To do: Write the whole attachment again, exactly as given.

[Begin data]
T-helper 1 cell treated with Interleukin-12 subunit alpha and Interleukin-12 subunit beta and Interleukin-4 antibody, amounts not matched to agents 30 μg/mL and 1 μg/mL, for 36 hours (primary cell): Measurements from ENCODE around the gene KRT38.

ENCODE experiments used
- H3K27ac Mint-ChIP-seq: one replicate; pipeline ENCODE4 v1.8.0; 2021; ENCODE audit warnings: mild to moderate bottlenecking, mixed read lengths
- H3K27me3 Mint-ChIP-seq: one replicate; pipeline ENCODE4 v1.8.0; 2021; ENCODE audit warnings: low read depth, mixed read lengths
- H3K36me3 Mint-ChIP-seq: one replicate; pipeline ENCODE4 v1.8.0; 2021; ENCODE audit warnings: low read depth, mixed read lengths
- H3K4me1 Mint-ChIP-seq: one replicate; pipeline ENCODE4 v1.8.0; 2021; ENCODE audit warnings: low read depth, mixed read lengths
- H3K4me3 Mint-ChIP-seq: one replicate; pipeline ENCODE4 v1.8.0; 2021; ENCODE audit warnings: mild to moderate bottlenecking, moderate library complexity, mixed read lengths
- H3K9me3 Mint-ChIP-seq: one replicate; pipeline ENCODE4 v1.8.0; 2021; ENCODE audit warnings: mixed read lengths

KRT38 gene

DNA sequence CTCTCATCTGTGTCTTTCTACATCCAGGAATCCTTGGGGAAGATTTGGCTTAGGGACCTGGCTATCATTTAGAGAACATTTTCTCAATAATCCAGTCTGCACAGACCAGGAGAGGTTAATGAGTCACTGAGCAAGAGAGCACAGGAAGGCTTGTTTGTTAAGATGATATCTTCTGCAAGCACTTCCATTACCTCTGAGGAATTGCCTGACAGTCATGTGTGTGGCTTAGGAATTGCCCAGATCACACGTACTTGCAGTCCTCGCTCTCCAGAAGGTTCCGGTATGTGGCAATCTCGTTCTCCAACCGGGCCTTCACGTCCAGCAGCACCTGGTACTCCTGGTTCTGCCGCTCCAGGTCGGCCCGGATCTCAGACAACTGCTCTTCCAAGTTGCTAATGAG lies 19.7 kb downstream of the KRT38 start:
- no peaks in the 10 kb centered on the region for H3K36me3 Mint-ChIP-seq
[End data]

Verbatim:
T-helper 1 cell treated with Interleukin-12 subunit alpha and Interleukin-12 subunit beta and Interleukin-4 antibody, amounts not matched to agents 30 μg/mL and 1 μg/mL, for 36 hours (primary cell): Measurements from ENCODE around the gene KRT38.

ENCODE experiments used
- H3K27ac Mint-ChIP-seq: one replicate; pipeline ENCODE4 v1.8.0; 2021; ENCODE audit warnings: mild to moderate bottlenecking, mixed read lengths
- H3K27me3 Mint-ChIP-seq: one replicate; pipeline ENCODE4 v1.8.0; 2021; ENCODE audit warnings: low read depth, mixed read lengths
- H3K36me3 Mint-ChIP-seq: one replicate; pipeline ENCODE4 v1.8.0; 2021; ENCODE audit warnings: low read depth, mixed read lengths
- H3K4me1 Mint-ChIP-seq: one replicate; pipeline ENCODE4 v1.8.0; 2021; ENCODE audit warnings: low read depth, mixed read lengths
- H3K4me3 Mint-ChIP-seq: one replicate; pipeline ENCODE4 v1.8.0; 2021; ENCODE audit warnings: mild to moderate bottlenecking, moderate library complexity, mixed read lengths
- H3K9me3 Mint-ChIP-seq: one replicate; pipeline ENCODE4 v1.8.0; 2021; ENCODE audit warnings: mixed read lengths

KRT38 gene

DNA sequence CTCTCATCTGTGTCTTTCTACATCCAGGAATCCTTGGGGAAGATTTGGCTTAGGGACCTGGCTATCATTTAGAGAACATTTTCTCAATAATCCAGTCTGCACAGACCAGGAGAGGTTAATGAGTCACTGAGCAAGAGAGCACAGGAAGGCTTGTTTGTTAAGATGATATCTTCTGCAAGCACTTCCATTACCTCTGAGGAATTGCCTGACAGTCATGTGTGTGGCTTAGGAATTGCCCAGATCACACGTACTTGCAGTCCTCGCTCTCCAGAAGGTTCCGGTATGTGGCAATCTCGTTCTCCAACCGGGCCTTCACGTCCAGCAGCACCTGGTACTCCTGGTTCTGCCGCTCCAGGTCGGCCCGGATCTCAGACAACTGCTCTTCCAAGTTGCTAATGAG lies 19.7 kb downstream of the KRT38 start:
- no peaks in the 10 kb centered on the region for H3K36me3 Mint-ChIP-seq